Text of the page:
BTW, how many medium format lenses can you name that provide comparable dof to an 85mm f/1.2 ?

                  • Bart

                    “This is not really true though. The lenses are used in conjunction with a camera body, and ISO 3200 on full frame is not equal to ISO 3200 on a smaller sensor.”

                    Since ISO depends on brightness, ISO 100 is ISO 100 is ISO 100 is ISO 100 is ISO 100 and so on.

                    If what you say were true, ISO 3200 for a Nikon D700 would be totally different from ISO 3200 on a Nikon D800 because the later has pixels of approx 1/3 of the size of the first, and hence they only gather 1/3 of the number of photons etc.

                    Thats simply not how it works, so stop propagating this totally nonsensical argument.

                    ISO values relate to brightness not to total amount of light gathered, and hence they mean EXACTLY the same thing regardless of format.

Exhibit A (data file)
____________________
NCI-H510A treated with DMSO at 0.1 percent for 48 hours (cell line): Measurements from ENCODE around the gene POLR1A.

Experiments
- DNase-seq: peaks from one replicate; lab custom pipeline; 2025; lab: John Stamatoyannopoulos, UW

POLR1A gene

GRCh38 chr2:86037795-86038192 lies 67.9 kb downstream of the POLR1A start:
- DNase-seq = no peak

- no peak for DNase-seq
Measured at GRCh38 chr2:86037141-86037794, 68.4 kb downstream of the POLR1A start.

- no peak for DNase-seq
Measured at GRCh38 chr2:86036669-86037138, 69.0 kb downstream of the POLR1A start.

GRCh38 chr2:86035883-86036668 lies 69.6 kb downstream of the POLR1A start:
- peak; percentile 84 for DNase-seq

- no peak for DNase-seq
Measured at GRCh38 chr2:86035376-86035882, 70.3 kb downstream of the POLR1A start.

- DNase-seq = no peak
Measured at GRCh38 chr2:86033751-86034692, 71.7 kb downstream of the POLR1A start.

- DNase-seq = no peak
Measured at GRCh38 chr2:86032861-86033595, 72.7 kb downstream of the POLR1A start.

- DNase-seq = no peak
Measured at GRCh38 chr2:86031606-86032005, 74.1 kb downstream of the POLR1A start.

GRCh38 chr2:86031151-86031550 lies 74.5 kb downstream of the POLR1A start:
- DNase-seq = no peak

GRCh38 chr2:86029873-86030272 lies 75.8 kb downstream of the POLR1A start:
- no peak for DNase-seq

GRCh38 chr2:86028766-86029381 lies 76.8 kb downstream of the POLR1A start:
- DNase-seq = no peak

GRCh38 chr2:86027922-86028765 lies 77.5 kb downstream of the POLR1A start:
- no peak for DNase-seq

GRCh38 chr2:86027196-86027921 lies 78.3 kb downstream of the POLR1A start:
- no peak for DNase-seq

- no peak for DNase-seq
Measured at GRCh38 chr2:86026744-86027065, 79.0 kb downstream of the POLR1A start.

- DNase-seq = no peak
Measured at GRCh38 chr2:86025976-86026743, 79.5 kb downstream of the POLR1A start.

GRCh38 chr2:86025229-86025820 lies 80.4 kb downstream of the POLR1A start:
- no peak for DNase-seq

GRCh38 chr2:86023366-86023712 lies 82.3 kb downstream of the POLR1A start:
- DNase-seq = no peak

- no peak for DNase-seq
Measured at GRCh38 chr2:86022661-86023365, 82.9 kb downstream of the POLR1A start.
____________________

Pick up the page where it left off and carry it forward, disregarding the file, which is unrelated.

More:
ISO 100 film doesn’t care about if its stuck into a large format camera or a 9mm miniature camera, it will still be ISO 100 film.

                    • [quote]
                      Since ISO depends on brightness, ISO 100 is ISO 100 is ISO 100 is ISO 100 is ISO 100 and so on.

                      If what you say were true, ISO 3200 for a Nikon D700 would be totally different from ISO 3200 on a Nikon D800 because the later has pixels of approx 1/3 of the size of the first, and hence they only gather 1/3 of the number of photons etc.
                      [/quote]